Our Coaching Model – SPARKLE

Our coaches are highly skilled professionals with years of experience. Most of us have earned ICF accreditation and have significant business knowledge. Many are former executive leaders of multi-national company or owners of independent businesses.

We offer coaching in the following languages: Hungarian and English. We provide coaching via Skype globally for international partners.

We use the SPARKLE coaching model, which divides a typical coaching process into seven stages.

In the Situation stage, the coach and the coachee assess the starting point, the challenges faced by the client. To properly evaluate the current situation, you can choose from among multiple methods and a vast number of tools. First of all, however, it is essential to win the client’s confidence so that he/she knows that he/she is not being badgered with questions (questioning technique), “spied upon” (shadowing), “investigated” (360 degree assessment) out of sheer curiosity, but rather this is all done to help him/her. The diagnosis stage should include assessing the coachee’s openness and secret zones that are best avoided (for example, in business coaching, the coachee may stipulate that no personal issues will be covered). If you are aware of taboos, then you can employ opening methods and then perform detailed research based on this. Coaching tools coupled with some psychological background as well as different creative writing techniques may be utilized in this stage. With all means at his or her disposal, the coach will effectively use the tools of active listening and questioning techniques.

In the Positioning phase: Based on the input defined above the client will be able to specify the key focus(es) of the coaching process. The client, assisted by the coach, defines his desired vision, dictates the direction and the aim ‚Äď Positions himself. Here, the coach basically helps the client decide upon a reasonable objective that can be achieved (a SMART goal). Tools used in this stage can be divided into two large groups depending on how visual the client is. For instance, resuming the previous stage, montage, wheel of life, old house – new house techniques or heraldry may be used.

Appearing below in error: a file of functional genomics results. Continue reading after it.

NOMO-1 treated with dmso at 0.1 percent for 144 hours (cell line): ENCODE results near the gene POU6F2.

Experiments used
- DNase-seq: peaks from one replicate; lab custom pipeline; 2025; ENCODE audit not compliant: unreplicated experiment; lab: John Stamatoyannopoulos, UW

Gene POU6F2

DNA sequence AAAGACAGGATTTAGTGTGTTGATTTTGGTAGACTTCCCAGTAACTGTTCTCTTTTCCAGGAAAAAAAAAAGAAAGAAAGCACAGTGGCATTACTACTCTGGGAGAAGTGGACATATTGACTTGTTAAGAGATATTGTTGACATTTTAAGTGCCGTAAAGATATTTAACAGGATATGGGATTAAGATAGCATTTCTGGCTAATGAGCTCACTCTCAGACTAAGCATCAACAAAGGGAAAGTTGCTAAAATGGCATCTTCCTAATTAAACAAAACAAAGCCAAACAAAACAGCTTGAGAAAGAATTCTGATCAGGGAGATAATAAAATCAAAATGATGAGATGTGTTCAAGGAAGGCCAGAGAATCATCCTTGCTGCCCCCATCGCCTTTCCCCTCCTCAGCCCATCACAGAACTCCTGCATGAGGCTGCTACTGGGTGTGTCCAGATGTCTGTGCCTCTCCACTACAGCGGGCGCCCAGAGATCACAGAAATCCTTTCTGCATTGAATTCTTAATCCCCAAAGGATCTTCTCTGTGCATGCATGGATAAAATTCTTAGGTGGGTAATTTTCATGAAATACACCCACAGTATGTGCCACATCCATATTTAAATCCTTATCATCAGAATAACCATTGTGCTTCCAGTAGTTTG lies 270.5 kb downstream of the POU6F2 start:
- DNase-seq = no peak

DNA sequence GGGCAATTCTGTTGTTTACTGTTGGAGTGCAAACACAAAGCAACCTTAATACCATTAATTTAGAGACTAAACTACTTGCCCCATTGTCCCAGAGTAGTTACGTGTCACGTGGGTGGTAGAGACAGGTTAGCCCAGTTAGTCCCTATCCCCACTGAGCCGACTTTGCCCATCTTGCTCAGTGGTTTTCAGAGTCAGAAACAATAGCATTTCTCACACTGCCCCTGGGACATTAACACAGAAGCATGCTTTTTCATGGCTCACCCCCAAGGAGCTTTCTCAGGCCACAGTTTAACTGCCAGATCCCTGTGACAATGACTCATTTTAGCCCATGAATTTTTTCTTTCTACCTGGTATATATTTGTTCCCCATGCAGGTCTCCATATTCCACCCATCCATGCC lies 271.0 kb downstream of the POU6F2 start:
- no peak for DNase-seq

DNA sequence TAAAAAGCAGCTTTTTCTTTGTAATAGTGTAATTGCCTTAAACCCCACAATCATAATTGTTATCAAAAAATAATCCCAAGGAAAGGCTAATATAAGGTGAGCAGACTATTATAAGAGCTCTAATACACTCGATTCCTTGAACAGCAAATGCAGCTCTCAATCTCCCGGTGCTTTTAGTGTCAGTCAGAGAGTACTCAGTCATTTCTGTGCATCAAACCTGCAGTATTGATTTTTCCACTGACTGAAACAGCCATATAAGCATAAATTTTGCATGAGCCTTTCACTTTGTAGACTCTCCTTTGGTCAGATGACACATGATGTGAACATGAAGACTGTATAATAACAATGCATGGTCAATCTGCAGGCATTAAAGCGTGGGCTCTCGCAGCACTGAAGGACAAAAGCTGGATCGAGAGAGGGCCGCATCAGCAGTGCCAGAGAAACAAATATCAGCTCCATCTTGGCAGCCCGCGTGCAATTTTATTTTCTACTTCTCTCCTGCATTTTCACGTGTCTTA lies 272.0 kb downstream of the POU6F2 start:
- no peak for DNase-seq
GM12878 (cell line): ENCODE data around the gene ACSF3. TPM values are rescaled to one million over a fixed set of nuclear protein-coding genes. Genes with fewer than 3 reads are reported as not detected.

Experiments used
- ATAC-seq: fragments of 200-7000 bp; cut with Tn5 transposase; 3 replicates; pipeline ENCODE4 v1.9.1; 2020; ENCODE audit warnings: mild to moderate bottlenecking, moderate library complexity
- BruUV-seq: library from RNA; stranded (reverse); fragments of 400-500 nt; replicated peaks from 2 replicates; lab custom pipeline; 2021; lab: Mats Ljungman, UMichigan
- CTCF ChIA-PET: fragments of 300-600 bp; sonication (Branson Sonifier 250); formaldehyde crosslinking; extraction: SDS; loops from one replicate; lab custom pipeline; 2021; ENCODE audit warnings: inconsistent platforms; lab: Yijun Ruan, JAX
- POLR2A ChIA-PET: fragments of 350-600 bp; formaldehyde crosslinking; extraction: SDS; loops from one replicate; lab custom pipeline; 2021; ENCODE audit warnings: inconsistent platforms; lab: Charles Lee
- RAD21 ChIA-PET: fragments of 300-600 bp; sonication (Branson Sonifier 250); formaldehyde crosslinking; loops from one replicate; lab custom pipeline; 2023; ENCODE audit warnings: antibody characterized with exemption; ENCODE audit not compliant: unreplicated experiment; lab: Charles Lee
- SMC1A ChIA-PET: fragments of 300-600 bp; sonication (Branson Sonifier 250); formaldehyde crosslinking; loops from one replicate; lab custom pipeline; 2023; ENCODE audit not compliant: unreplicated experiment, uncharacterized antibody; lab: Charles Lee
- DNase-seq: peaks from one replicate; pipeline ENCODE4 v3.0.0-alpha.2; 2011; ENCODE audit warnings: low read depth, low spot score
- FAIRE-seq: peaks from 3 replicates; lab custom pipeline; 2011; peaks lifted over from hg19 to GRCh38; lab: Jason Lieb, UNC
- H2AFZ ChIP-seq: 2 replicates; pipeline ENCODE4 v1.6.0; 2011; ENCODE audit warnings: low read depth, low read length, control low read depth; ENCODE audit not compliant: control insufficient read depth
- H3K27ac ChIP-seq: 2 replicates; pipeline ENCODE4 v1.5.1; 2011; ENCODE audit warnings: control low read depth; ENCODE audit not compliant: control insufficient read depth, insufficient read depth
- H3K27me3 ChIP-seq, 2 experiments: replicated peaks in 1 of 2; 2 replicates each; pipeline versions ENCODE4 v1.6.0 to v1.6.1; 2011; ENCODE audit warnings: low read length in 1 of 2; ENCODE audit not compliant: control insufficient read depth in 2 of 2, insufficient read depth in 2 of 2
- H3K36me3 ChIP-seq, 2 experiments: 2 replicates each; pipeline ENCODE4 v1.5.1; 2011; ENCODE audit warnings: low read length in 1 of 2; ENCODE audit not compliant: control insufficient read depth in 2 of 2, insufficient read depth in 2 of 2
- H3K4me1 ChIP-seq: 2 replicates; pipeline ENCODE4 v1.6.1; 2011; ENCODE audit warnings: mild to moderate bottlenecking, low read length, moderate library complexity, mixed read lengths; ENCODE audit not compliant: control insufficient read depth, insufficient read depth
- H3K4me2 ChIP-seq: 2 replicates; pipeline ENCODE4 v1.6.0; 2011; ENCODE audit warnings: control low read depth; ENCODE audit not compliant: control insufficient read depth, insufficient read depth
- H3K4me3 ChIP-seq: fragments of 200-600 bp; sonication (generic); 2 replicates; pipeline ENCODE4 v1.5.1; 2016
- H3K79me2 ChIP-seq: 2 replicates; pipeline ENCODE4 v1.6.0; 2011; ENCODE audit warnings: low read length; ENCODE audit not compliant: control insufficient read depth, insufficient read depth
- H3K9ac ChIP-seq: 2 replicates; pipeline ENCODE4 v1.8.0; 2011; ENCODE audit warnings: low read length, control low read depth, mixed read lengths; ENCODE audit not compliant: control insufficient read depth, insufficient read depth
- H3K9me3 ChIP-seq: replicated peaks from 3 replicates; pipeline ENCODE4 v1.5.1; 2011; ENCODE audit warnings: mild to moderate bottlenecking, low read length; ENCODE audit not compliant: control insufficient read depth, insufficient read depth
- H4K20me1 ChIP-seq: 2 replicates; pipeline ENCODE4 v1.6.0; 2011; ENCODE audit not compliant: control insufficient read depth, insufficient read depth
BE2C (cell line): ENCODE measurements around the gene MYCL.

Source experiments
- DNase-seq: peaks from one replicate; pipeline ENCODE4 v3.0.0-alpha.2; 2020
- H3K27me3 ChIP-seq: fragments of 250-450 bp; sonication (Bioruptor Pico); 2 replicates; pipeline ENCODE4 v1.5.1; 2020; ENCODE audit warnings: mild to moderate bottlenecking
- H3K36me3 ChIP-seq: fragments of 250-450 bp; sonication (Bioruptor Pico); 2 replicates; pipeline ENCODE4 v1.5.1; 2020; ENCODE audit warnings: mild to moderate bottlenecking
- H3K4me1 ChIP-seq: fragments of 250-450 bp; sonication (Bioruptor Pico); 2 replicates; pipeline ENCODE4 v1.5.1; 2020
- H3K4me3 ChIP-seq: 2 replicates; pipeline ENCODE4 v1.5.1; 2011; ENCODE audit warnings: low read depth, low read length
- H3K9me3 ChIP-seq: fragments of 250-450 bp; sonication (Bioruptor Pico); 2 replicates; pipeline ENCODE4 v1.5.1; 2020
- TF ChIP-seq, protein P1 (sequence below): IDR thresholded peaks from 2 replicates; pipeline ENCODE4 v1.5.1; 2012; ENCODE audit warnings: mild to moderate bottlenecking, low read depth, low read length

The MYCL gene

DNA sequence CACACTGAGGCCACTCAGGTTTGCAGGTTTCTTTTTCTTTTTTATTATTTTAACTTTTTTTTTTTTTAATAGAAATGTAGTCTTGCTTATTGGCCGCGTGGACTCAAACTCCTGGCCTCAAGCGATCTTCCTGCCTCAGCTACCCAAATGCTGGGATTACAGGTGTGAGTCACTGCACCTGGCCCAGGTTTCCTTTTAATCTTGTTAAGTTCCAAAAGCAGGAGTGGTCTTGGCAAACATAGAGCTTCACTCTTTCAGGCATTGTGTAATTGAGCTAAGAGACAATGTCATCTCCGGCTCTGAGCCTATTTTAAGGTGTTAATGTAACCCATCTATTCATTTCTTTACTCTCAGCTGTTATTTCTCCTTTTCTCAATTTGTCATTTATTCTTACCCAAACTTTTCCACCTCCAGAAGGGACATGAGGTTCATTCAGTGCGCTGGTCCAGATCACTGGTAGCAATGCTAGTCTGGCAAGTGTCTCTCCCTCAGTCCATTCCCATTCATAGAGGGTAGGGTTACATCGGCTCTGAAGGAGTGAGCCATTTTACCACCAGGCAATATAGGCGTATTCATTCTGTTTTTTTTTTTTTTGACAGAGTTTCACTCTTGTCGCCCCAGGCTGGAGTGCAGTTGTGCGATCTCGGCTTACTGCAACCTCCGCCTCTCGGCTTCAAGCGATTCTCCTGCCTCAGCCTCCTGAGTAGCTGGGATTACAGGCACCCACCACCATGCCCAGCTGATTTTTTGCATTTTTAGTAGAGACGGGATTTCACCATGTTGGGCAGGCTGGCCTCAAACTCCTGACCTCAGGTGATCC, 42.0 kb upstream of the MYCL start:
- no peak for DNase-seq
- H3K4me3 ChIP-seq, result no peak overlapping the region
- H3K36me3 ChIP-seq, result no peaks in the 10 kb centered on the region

In the Alternatives phase: We focus on identifying and drafting options and possibilities to be able to determine how the aim could be accomplished. The importance of this stage lies in consideration. Instead of jumping to make a decision, the client should be able to consider several options and make a well-informed decision in the next stage. The coach can inspire brainstorming using various tools such as reversals, magnification, encyclopedia, Ideal people, action plan, or the CREATE framework, although he might also achieve a satisfactory result using spontaneous questioning technique or considering best practice and his role modells’ solutions. For example if the focus is on finding  the proper motivation person by person, then here we can use motivation tests.

In the Route phase: The coach will support the client in making a choice from among the available alternatives. The best way to help is to use a pros and cons analysis, but other options in the coach’s toolkit should be also offered. You can deploy the Mercedes symbol or the CHOICE model if you have not used them in a previous stage, but it might be sufficient to project yourself as a challenging and confrontative coach. At the end of this phase the coachee will have an action plan describing what to do, when and how.

¬†Key obstacles: the coach supports the client in going the distance on the selected route to ensure that he/she would accomplish his/her aim instead of retreating upon meeting the first Obstacle. Until this point, clients usually enjoy the coaching sessions. In general, neither the diagnosis (Situation), the goal-setting (Positioning), the working out of Alternatives, nor the Route definition are “painful” for them. No later than at this point, however, the client is required to leave his/her comfort zone. He/she may even start cancelling regular appointments. In this case, a coach should not take offense. It is a completely natural process, and it is advisable to make the coachee aware of it. To do so, a skilled coach has his or her tools, such as the Sailing-ship, Magic shop, rubber band, buckets/balloons provided they were not already deployed in the Positioning stage.

In Leverage phase coaches support their clients taming self-defeating behaviors. There are plenty of useful tricks and tools to utilize when clients start thinking about giving up but there is no excuse they have to go on if they want to reach their desired outcome. Role plays and positive self talk may help a lot in moving forward such as the pause point technique.

Evaluation: A coaching engagement ideally comes to an end when the client has accomplished his or her goal. In this case, the coach celebrates the accomplishment together with the client, and this is the point where they both report to the client’s manager on the joint efforts taken if its a corporate assignment. Simple summary patterns and conclusion lists work pretty well.

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